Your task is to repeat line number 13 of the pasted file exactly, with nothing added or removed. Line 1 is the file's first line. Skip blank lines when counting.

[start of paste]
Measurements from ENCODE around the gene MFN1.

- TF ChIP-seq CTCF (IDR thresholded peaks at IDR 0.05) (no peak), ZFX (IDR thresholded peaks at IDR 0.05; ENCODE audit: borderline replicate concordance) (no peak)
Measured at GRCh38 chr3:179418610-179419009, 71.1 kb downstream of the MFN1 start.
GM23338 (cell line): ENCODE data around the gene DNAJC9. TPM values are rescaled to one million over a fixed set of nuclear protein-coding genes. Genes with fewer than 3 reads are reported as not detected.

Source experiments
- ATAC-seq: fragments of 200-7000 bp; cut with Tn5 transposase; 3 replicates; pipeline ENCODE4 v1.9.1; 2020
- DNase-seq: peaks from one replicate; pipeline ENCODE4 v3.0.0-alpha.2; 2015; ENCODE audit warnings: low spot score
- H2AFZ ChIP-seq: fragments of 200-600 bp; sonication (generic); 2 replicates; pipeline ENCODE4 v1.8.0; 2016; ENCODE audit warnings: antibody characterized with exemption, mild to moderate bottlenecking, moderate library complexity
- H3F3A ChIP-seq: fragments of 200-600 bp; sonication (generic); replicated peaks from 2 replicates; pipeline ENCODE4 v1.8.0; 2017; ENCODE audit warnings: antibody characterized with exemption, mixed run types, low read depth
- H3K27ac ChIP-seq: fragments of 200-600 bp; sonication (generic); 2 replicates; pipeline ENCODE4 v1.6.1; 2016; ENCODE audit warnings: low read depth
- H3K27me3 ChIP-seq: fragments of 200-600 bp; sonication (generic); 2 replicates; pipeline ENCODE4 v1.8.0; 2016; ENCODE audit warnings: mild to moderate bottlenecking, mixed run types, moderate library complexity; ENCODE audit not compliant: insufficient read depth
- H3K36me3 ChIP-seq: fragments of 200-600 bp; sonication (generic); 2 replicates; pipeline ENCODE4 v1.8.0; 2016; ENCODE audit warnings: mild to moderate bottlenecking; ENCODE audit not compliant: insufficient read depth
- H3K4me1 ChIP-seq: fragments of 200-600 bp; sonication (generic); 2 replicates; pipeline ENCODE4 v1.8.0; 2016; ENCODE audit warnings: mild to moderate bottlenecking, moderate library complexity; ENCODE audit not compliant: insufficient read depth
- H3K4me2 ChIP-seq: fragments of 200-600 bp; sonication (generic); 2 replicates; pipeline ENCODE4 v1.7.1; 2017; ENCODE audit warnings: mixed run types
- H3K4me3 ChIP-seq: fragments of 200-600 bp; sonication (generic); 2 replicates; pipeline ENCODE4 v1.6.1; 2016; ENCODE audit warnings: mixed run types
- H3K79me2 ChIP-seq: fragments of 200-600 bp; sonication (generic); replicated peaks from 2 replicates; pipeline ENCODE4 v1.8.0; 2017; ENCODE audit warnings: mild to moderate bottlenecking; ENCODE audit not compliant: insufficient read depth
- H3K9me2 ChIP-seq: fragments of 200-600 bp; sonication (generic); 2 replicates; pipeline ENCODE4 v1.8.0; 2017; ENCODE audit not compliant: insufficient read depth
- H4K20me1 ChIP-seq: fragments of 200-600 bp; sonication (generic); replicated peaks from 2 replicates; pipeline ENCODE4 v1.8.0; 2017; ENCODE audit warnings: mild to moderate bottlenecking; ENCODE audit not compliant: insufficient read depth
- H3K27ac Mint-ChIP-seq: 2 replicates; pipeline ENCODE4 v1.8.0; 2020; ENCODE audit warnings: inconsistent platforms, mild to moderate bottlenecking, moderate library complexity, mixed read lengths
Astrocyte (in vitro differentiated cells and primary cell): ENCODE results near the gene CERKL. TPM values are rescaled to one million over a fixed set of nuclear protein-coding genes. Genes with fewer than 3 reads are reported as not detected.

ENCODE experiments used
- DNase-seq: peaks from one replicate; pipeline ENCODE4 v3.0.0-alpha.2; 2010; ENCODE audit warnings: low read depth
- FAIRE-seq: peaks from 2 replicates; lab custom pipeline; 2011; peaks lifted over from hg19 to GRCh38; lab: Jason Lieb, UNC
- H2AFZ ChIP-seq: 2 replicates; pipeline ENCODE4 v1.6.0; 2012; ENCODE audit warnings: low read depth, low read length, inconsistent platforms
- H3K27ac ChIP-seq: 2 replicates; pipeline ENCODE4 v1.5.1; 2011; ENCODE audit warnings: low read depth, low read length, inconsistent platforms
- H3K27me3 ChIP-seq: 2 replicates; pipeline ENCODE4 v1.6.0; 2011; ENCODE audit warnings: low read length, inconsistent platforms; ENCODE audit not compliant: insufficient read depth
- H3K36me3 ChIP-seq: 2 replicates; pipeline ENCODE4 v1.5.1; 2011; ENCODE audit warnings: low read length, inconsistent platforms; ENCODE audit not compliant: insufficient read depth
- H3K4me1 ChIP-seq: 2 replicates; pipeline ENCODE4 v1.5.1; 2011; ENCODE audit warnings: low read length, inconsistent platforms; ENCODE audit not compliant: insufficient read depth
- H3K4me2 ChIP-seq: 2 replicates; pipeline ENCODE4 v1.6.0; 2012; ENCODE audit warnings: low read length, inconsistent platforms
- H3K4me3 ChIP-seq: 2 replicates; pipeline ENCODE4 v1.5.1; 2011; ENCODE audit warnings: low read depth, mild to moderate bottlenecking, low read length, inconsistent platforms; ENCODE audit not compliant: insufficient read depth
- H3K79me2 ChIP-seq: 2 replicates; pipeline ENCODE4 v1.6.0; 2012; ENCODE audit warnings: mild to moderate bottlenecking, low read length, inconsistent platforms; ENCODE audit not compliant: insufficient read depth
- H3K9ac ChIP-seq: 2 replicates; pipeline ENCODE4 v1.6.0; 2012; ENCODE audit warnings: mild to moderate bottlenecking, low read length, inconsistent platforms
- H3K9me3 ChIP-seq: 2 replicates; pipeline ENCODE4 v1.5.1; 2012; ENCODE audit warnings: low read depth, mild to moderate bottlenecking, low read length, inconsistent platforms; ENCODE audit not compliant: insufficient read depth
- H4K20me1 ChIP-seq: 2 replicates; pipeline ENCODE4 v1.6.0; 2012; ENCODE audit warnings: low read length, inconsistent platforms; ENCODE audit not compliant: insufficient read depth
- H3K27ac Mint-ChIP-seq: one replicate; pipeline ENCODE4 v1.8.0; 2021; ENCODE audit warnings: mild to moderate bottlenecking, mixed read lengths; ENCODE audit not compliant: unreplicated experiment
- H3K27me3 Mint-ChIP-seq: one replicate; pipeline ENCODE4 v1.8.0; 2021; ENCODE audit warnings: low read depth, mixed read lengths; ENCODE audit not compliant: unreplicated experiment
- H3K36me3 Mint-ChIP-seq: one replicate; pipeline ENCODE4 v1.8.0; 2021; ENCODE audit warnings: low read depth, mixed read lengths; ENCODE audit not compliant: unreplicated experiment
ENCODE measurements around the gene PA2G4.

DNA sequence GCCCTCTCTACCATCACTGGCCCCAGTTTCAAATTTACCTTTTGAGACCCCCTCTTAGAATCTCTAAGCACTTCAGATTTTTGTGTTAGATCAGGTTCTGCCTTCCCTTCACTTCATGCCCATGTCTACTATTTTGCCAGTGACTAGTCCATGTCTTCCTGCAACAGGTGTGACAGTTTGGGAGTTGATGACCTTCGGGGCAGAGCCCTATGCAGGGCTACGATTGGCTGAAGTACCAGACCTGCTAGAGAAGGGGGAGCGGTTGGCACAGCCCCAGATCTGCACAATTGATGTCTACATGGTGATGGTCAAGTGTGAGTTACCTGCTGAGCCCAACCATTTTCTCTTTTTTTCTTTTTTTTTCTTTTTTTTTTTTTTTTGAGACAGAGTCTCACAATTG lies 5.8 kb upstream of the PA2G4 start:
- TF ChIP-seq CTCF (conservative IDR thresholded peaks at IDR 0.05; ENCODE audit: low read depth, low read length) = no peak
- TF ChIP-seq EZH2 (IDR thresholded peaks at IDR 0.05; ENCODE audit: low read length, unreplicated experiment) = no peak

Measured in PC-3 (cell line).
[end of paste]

- H3K4me1 ChIP-seq: fragments of 200-600 bp; sonication (generic); 2 replicates; pipeline ENCODE4 v1.8.0; 2016; ENCODE audit warnings: mild to moderate bottlenecking, moderate library complexity; ENCODE audit not compliant: insufficient read depth